Modeling public school teachers’ change implementation behaviors: interrelations among change antecedents, change-related affect, commitment to change, and job satisfaction

Thesis Type: Doctorate

Institution Of The Thesis: Middle East Technical University, Faculty of Education, Department of Educational Sciences, Turkey

Approval Date: 2015

Thesis Language: English

Student: Merve Zayim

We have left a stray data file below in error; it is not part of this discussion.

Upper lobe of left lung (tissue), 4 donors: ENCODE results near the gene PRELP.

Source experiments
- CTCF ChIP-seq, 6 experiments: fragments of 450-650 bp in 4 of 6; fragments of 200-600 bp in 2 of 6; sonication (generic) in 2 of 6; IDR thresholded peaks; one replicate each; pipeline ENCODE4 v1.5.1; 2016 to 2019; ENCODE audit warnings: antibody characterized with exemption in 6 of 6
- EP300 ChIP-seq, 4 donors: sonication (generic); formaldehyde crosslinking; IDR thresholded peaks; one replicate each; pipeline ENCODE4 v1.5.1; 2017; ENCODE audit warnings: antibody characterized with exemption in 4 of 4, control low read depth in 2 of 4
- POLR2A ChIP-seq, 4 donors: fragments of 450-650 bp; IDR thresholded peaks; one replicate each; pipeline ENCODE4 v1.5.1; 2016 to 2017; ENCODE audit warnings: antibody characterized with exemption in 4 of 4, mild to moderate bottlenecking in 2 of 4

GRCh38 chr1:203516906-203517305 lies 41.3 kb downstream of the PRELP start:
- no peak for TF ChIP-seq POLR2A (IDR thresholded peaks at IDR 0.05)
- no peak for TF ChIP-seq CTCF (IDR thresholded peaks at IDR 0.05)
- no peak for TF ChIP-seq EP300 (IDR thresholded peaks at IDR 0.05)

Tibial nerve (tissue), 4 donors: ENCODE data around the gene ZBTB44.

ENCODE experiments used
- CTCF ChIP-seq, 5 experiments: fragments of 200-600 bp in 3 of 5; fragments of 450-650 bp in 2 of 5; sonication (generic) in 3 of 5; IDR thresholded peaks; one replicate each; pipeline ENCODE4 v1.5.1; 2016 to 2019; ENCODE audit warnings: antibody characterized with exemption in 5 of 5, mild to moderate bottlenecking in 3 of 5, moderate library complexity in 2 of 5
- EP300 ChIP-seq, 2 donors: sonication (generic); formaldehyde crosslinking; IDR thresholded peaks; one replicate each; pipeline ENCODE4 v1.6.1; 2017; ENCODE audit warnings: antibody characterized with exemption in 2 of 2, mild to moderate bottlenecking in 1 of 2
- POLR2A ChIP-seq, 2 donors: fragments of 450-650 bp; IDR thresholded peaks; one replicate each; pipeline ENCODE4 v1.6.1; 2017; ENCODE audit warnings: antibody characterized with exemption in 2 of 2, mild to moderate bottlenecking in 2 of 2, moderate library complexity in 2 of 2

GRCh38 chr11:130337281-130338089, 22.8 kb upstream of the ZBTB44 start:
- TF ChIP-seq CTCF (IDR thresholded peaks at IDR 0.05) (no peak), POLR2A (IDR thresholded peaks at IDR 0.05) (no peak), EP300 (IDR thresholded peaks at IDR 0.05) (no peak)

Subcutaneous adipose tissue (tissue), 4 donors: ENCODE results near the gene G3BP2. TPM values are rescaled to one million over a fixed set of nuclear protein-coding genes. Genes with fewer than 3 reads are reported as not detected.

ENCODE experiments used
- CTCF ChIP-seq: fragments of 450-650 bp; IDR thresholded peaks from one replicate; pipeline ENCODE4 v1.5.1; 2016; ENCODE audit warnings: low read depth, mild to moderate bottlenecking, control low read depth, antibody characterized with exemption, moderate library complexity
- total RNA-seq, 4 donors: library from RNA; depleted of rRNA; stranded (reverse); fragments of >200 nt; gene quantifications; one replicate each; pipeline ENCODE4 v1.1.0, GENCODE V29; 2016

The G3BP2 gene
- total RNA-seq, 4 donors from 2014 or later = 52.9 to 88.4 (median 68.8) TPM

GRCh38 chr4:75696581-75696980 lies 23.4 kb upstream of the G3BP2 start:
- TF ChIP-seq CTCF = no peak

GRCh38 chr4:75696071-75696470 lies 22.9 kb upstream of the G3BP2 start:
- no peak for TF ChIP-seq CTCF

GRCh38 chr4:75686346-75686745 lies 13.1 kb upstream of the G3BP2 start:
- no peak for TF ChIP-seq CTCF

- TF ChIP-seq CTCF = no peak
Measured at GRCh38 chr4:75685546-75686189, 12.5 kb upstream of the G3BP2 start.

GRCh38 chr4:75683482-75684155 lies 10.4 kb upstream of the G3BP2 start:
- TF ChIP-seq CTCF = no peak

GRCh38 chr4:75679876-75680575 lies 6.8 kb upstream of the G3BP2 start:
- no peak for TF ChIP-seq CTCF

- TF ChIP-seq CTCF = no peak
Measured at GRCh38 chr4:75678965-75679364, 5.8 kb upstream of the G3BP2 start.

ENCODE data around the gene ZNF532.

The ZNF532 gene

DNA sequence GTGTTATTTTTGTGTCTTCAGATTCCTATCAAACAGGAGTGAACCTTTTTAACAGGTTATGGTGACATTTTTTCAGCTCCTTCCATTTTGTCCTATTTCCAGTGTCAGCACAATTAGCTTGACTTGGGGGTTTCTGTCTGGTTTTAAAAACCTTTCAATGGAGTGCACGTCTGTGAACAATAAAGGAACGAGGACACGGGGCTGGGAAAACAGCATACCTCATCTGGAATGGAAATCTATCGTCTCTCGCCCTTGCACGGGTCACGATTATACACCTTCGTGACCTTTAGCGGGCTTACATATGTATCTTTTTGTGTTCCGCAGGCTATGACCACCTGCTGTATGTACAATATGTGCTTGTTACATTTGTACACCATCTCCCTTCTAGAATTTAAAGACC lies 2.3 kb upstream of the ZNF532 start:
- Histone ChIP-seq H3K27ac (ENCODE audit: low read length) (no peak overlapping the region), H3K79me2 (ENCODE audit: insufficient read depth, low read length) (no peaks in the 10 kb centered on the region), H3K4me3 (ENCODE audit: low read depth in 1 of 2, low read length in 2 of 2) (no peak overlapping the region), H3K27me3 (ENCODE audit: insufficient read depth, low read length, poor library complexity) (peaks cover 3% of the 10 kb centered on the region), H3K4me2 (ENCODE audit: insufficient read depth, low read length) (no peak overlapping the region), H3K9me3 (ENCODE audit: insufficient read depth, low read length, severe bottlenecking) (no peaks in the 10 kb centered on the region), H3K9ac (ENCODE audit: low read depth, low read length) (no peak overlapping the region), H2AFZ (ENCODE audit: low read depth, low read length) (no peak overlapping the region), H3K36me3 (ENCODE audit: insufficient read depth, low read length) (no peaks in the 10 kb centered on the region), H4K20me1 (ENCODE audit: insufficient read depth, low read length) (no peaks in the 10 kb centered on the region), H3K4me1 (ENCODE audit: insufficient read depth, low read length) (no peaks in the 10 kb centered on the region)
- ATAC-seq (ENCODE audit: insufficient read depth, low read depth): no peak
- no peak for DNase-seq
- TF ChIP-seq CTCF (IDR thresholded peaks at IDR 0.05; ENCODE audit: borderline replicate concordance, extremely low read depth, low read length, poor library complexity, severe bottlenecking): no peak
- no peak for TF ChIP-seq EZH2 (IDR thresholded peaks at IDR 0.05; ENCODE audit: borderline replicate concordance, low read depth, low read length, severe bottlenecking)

The purpose of this study was to test a model exploring the nature of the relationship between change antecedents (trust in principal and in MONE, change history beliefs, and perceived social support), change related positive and negative affect, commitment to change (affective and continuance commitment), job satisfaction, and change implementation behavior in the midst of a large-scale 4+4+4 change. For this end, the data were collected from randomly selected 85 public schools in Ankara. The sample involved 663 primary, secondary, and high school teachers. To assess the hypothesized relationships, the scales of Trust in Principal and in MONE, Poor Change Management History Beliefs, Perceived Organizational Support, PANAS, Commitment to Change, Job Satisfaction, and Innovation Implementation Behavior were used. SEM results revealed that trust in MONE was the variable that was most strongly related with change-related affect and attitudes; while trust in principal was the variable only associated with job satisfaction. Positive and negative change-related affect also contributed to the prediction of positive attitudinal variables, while negative affect played a predictive role in continuance commitment to change as well. Furthermore, affective and continuance commitment to change and job satisfaction were related with change implementation behavior positively. Overall, the model supported Affective Events Theory in school context in Turkey and substantiated superior role of trust in MONE for change outcomes compared with trust in principal. These results suggested that teachers’ change related reactions matter in the time of change and should be addressed to increase change-supportive behaviors.